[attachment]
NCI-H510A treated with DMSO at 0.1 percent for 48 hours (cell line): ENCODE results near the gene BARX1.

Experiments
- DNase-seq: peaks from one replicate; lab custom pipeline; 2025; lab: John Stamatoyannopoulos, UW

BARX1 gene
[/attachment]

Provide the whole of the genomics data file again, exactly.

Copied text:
NCI-H510A treated with DMSO at 0.1 percent for 48 hours (cell line): ENCODE results near the gene BARX1.

Experiments
- DNase-seq: peaks from one replicate; lab custom pipeline; 2025; lab: John Stamatoyannopoulos, UW

BARX1 gene